PERSPECTIVE Here’s how I see it: We’ve placed a single bullet in a six-gun revolver, spun the cartridge, put it to the head of the golden goose, and pulled the trigger. As the hammer comes down, the Supreme Court is now left to tell us whether the gun will fire, or simply click on an empty chamber.
While Monsanto is standing as proxy to the golden goose, the real treasure in the battle between the embattled biotech giant and Indiana farmer Vernon Hugh Bowman is innovation and intellectual property.
The Supreme Court hearing on Feb. 19 marked the end of a very long road, which began in 1999 when Bowman bought seed from an elevator for double crop soybeans that contained the Roundup Ready (RR) gene. As we all know too well, RR seed can’t be reused under any circumstance as stipulated by the contract Bowman signed when he bought his first crop seed, so Monsanto sued.
So the high court must now decide definitively whether or not Monsanto can indeed enforce its patent, just as any company can, against individuals making and using copies of its proprietary technology.
Let’s face it, Monsanto technology rewrote the rule book on seed production, purchasing, and planning for the great majority of rowcrop farmers. You buy new every year, and not unlike many consumer products, you’re buying an “upgrade” that is undergoing improvement year after year due to faster methods of breeding and selection.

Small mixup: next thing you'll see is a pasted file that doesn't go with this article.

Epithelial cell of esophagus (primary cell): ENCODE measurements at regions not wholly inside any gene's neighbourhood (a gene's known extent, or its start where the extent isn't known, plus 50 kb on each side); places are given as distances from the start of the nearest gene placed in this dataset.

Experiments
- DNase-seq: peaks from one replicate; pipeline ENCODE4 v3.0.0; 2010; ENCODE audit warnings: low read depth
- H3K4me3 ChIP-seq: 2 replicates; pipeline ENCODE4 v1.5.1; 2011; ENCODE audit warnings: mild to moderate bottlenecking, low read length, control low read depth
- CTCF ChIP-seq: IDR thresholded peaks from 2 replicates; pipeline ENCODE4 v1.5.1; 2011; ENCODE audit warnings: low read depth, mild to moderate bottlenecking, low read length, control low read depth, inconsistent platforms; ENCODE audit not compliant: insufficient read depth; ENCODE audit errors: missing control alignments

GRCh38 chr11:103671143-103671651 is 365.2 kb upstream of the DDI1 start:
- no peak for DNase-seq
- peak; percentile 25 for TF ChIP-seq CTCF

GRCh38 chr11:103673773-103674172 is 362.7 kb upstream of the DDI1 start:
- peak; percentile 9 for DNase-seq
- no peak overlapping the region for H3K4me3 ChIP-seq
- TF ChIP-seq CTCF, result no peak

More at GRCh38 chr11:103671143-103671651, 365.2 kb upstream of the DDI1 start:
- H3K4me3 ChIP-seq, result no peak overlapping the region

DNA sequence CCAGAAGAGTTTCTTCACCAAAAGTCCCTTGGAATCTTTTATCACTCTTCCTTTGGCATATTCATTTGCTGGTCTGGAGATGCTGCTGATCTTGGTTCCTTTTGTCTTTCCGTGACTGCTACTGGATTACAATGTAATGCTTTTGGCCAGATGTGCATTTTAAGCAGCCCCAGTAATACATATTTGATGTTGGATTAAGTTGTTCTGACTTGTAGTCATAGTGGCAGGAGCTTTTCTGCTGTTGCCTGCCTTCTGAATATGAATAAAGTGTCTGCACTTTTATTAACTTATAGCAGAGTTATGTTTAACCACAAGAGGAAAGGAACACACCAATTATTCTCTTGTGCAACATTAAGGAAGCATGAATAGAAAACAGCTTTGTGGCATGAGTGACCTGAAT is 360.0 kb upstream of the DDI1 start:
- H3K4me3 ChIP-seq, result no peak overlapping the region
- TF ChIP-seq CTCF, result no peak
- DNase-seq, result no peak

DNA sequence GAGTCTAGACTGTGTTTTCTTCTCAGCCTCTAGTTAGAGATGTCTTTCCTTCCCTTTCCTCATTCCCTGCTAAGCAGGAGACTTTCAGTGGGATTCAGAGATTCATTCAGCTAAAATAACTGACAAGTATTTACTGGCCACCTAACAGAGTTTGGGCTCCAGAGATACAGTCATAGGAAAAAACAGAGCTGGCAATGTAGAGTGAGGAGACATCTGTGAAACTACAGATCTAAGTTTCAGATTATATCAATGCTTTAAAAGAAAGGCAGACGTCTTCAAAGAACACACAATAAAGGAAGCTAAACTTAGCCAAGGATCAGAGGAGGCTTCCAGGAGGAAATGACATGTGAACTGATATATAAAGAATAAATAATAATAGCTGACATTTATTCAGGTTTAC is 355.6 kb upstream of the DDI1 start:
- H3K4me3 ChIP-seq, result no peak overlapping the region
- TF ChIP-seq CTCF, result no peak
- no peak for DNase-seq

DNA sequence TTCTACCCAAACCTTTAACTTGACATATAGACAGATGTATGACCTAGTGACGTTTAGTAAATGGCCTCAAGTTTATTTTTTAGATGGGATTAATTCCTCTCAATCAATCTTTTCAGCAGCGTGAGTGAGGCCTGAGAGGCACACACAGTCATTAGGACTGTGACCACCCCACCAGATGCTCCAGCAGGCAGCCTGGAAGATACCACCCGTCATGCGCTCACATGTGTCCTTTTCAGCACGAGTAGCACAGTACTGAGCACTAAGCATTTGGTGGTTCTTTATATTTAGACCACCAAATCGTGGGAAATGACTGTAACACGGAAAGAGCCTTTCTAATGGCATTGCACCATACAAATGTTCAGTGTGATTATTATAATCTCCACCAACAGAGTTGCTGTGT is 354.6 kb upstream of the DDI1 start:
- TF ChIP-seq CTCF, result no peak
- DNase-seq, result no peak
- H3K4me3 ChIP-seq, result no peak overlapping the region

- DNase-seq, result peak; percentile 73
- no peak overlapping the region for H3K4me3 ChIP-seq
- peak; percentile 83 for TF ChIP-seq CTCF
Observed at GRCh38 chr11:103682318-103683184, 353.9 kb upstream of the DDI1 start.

And it works. Really well. If you took a look at ag retailer balance sheets from 1997 and 2007 and compared them, you’d have to ask, “where’d that weed control program go?” Billions upon billions of dollars in crop protection products disappeared, and we all learned to adapt.
Meanwhile, growers never had it so easy, and fields never stayed so clean. Nature has caught up in recent years, as it always does, but we’re in a better position now to deliver alternative solutions and keep American growers on the fast track, in large part because the market rewards innovation.
Bottom line: no reward, no innovation.
It’s a human inclination to want to see the high and mighty in this world get tweaked, and frankly, Monsanto has been the poster child for reasons both deserved and not deserved. But now, when innovation itself is under fire, we as an industry should be united.
Fierce competitors are standing beside Monsanto, and asking the Supreme Court to rule in its favor as the proxy for innovation in agriculture. And all of us in ag — including farmers, who have been the most critical of Monsanto for its fees and enforcement tactics but who also have the most to lose in this Supreme Court case — should be standing together and defending innovation through patent protection.